The Broken Windows Theory and Property Value

I interviewed Vice Mayor David Sander of the City of Rancho Cordova to talk about the “Broken Windows Theory” and how it is relevant for neighborhoods. There is definitely a connection between crime, blight and property value, and this theory points us in the direction of taking care of the small issues in a neighborhood to help the bigger picture – increase safety, a sense of community and property value. Watch the video interview below or here.

Do you buy into the concept of the Broken Windows Theory? What are some of the small things people sometimes don’t take care of in a neighborhood that really impact the overall look and feel of the neighborhood?

If you have any real estate appraisal, valuation consulting, or property tax appeal needs, contact me at 916.595.3735, or via Facebook.


  1. says

    Very good artical and interview, Ryan. Your blog is so interesting and ever changing on all the topics of appraisal, and the images are fun too. You do so much planning in your articals and it shows your energy and excitement about this appraisal business. When a person is in foreclosure, they will buy food before fixing a window. When a house is abandoned after foreclosure, its hard to get the bank to care until or unless its ready to be put up for sale. Then its a race to get that buyer before it happens again.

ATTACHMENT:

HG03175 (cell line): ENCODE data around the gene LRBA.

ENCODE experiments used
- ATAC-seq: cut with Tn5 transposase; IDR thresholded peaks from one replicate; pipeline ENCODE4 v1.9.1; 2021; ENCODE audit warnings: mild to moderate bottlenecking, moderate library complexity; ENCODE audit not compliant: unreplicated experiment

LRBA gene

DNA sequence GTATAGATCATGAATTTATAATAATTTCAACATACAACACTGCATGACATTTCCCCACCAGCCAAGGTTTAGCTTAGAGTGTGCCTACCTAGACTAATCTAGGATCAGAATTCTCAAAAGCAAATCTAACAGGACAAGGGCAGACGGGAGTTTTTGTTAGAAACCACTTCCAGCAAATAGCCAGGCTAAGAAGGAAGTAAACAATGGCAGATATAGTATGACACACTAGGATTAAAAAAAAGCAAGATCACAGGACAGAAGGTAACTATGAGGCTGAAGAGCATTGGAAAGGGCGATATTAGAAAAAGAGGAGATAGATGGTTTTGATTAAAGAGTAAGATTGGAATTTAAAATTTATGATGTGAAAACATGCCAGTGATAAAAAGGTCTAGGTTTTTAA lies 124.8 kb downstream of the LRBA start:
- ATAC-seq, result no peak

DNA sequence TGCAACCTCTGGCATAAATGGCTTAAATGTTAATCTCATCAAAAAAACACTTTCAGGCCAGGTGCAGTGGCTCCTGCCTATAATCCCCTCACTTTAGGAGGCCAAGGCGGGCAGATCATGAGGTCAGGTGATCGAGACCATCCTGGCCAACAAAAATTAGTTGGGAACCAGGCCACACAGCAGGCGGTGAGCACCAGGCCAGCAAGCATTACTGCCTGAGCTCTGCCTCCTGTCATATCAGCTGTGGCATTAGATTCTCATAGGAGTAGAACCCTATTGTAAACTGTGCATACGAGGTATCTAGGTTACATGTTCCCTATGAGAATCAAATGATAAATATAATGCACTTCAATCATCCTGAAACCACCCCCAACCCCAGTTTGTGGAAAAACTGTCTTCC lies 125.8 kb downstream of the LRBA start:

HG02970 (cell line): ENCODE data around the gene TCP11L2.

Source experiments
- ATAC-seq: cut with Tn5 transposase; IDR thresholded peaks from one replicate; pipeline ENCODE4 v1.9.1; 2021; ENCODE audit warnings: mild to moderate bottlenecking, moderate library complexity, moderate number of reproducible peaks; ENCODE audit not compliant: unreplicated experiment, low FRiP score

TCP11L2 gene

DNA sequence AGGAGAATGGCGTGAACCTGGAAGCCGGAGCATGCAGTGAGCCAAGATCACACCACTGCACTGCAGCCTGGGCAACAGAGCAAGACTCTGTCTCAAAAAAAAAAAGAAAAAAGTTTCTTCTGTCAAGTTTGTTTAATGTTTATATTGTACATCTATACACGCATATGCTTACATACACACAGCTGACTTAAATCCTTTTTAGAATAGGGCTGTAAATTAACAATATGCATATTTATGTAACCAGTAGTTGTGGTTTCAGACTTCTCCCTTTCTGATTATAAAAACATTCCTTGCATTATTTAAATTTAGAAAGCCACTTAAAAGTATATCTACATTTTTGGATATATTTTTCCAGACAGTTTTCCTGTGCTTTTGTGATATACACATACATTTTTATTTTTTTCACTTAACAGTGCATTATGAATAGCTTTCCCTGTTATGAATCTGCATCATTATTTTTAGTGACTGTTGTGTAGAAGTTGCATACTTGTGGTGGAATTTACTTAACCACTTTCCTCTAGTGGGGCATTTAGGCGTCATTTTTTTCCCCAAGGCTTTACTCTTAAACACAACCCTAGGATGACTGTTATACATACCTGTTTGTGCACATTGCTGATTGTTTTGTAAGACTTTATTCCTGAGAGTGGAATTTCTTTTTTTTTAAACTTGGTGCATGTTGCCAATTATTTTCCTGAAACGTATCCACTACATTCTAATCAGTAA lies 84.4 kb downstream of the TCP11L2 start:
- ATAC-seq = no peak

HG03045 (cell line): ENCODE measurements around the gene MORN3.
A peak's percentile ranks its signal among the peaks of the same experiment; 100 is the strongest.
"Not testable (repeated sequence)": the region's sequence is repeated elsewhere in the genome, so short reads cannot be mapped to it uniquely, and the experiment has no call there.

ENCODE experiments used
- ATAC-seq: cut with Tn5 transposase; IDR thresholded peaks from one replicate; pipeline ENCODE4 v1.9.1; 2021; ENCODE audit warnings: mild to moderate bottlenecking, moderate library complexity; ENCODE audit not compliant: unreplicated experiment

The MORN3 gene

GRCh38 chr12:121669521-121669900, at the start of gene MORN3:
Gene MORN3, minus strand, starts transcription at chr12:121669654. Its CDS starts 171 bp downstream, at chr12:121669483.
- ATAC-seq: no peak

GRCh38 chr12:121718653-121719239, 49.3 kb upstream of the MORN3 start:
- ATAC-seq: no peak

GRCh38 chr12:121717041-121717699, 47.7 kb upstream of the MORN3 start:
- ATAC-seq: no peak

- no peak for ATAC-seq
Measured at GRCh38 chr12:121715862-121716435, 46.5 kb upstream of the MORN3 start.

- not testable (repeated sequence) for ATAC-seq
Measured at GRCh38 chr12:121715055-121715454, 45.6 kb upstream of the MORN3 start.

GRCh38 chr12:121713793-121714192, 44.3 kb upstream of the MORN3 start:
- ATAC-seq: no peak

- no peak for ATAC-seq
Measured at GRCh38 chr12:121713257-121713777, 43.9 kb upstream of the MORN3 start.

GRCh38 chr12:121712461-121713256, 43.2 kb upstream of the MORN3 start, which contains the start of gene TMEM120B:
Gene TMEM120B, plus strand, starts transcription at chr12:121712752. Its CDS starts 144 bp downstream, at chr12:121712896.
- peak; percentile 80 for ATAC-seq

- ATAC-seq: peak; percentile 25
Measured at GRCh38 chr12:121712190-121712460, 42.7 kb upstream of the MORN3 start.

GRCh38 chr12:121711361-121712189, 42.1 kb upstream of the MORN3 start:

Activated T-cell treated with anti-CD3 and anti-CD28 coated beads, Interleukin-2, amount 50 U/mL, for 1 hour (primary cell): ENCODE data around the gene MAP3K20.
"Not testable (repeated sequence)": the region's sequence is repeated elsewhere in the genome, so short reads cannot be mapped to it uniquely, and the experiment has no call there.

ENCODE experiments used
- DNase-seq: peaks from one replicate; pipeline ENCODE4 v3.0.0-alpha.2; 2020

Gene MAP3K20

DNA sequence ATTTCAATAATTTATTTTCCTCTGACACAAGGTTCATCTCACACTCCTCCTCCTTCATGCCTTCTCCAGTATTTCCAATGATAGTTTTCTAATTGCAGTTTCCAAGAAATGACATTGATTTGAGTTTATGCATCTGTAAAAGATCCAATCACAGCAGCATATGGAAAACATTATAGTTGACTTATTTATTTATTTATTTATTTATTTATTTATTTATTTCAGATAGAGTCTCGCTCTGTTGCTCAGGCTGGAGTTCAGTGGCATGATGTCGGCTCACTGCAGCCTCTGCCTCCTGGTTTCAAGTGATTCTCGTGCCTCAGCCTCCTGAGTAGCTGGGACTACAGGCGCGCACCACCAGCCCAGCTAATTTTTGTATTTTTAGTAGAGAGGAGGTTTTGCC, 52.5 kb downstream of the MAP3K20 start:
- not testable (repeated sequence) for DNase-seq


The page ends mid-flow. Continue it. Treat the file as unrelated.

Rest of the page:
• says

      Thanks for the kudos, Sonja. That’s very kind of you. I think you bring up a good point. People do not always have the funds to fix things that need fixing. We should be very careful to not judge people in that regard, but to understand and empower/help others where we can.

      It seems like Wachovia is actually fixing up quite a few of their local properties (bank-owned) to resell on the market, but you’re right that most banks seem like they won’t do much to repair the properties.

      It seems that blight is sometimes a result of a lack of money, but many times it is the outworking of other issues. When lawns are perpetually not mowed, weeds grow high, and debris is allowed to accumulate, it’s evidence that the community has given up for whatever reason. It’s easy to get into the rhythm of just letting things slide by, but if a community struggling with so many minor blight issues will come together to reimagine what their community might be like, and simply clean those things up, it can make a huge difference. The beauty is that it does not take money either to handle so many of the issues.

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